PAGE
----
Most people consider marijuana a harmless drug. This assumption may have gained traction back in the 1960s or 1970s when marijuana’s effects were fairly mild—some giggling, getting the munchies and falling asleep. But today’s marijuana is a whole new ballgame.
The potency of the product is determined by the THC levels, the primary psychoactive ingredient in marijuana. In the 1970s, marijuana averaged 1.37 percent THC. In 2009, the product averaged 8.52 percent, a five-fold increase in potency. Some of the intensively cultivated domestic cannabis even has up to 22 percent THC content.
The increase in marijuana’s potency may explain the significant relationship between cannabis use and the onset of psychotic symptoms in some individuals. In a recent paper published in the Journal of Affective Disorders, researchers from Warwick Medical School sampled 2,391 study participants who had experienced mania symptoms.
Mania is part of bipolar disorder and includes feelings of persistent elation, hyperactivity, reduced need for sleep and increased energy. In addition, mania can cause the individual to feel aggressive and angry, and in some extreme cases, delusional.
“The observed tendency for cannabis use to precede or coincide with rather than follow mania symptoms, and the more specific association between cannabis use and new onset manic symptoms, suggests potential causal influences from cannabis use to the development of mania. It is a significant link,” said Dr. Steven Marwaha, the lead author of the study.
The results of the review suggest that marijuana use significantly worsened mania symptoms in people who had previously been diagnosed with bipolar disorder. Dr. Marwaha added, “cannabis use is a major clinical problem occurring early in the evolving course of bipolar disorder.”
Marijuana and the mind
Clinicians agree that cannabis use can cause acute adverse mental effects that mimic psychosis. There is an abundance of evidence to support this association, but the complex connection is not fully understood. In people with a genetic vulnerability toward mental illness, marijuana’s effects can trigger the development of a psychiatric illness. Studies have shown that as the frequency of marijuana use increases, the risk for developing a psychotic disorder also increases.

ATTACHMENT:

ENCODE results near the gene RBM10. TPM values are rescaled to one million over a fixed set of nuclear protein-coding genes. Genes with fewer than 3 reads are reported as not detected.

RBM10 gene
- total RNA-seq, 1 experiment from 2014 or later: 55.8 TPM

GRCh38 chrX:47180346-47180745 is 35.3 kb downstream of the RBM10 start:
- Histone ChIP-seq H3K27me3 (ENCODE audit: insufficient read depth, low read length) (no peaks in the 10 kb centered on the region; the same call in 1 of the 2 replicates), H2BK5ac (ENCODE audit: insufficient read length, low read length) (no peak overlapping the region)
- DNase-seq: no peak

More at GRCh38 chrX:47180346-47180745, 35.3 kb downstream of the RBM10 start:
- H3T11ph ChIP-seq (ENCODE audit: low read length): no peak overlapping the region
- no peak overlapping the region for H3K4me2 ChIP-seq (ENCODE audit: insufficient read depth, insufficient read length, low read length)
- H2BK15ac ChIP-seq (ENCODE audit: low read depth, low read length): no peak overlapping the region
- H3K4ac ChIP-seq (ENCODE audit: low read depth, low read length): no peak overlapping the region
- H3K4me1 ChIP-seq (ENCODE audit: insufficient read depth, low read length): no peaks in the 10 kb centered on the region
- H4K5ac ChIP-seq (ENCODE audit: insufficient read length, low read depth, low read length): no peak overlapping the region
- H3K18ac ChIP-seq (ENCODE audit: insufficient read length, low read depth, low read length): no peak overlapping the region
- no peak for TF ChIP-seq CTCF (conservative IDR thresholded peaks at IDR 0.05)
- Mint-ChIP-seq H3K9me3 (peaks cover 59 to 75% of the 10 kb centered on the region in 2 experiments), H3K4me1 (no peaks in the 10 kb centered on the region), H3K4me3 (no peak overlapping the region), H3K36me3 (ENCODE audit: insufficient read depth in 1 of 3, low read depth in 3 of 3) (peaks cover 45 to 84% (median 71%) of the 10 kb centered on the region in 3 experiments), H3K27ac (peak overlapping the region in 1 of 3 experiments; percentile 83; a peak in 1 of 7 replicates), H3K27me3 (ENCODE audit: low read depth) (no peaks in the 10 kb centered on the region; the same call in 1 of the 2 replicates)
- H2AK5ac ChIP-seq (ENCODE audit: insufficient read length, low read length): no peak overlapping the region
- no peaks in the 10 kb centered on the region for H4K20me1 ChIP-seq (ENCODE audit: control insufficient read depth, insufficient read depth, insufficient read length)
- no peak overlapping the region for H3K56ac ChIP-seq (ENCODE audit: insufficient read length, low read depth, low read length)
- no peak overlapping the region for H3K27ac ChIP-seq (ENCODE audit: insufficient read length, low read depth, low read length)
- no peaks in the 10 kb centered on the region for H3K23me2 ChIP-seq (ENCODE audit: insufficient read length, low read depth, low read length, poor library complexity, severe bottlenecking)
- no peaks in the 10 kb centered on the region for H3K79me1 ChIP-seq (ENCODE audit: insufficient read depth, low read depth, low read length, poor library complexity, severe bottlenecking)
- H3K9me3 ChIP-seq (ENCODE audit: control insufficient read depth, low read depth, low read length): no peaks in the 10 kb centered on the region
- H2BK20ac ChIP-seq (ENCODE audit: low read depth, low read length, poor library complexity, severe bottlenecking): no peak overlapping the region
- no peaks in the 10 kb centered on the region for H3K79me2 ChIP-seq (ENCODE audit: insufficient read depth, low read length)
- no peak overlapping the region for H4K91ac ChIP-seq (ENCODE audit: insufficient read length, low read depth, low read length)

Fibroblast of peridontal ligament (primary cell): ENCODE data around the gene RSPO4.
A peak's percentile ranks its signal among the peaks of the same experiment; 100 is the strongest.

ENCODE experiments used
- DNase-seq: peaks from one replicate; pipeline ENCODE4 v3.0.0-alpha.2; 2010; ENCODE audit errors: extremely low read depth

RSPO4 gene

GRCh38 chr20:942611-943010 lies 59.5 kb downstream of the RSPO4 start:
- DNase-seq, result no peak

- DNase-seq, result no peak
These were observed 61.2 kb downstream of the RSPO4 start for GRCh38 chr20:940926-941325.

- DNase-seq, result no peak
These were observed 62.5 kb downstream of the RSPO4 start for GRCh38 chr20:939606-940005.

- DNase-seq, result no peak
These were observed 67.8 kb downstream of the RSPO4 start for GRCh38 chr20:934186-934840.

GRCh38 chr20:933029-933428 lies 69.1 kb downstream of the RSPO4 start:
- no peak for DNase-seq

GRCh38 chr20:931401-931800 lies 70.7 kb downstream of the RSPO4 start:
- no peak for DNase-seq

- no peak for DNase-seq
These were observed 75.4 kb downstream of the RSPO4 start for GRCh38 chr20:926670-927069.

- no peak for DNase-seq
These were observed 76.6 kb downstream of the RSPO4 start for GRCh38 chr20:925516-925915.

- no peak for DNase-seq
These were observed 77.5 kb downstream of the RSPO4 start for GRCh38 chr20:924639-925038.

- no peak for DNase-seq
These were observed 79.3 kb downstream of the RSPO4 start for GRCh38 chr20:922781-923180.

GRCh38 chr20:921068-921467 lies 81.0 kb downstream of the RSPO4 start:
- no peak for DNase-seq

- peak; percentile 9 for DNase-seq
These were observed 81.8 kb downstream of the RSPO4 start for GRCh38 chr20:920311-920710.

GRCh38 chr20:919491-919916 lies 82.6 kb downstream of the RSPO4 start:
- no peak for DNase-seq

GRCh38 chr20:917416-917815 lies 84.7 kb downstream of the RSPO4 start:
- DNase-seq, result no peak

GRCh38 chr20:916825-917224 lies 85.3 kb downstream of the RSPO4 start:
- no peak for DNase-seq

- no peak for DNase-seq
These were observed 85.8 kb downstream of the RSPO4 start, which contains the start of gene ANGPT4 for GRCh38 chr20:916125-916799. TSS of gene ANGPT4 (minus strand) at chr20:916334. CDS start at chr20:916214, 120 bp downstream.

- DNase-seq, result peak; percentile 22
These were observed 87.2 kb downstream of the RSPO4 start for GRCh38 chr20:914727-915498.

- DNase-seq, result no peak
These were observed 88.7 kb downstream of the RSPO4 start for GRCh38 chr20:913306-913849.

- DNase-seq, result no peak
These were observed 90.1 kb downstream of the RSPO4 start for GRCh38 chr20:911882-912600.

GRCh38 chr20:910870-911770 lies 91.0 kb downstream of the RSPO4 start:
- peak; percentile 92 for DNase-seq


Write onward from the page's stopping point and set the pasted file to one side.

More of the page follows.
Cannabis use can lead to acute psychosis and cause serious symptoms of depersonalization, panic, paranoia, feelings of persecution, fear of dying and delusions. A study called the Epidemiologic Catchment Area (ECA) study found that 41 percent of patients with bipolar disorder engaged in co-occurring cannabis abuse. The study reported that cannabis abuse prior to development of bipolar disorder has a significant effect on first-episode mania and the ongoing course of the disease.
Dr. Allan Schwartz, Ph.D. is a psychiatrist with decades of experience in psychiatric hospitals working directly with patients who suffer from bipolar disorder, among other mental illnesses. “I have directly witnessed the tragedy of patients going off of their medications for bipolar disorder, using marijuana and ending up re-hospitalized in worse shape than any time prior to the relapse,” Schwartz said. “It has been my experience with the patients I knew who suffered from severe bipolar disorder and with those who fell into the schizoaffective domain, that they were not helped by marijuana and were made much worse through its use.”
Again, the question is whether cannabis use causes mental illness among predisposed individuals or whether it exacerbates existing illnesses. In fact, in a general population of cannabis abusers, only a small percentage exposed to the drug develops a mental illness. But because there is an increase in the use of marijuana among the youth and a rise in schizophrenia in the younger population, there needs to be more studies about the potential harm of cannabis abuse.
White River Academy, places an emphasis on character development in adolescent males with behavioral issues, offering life skills classes and community service oriented programs to instill qualities that lead to a productive and successful life post-recovery. For questions about White River Academy and its treatment program for addiction, please call 866-520-0905.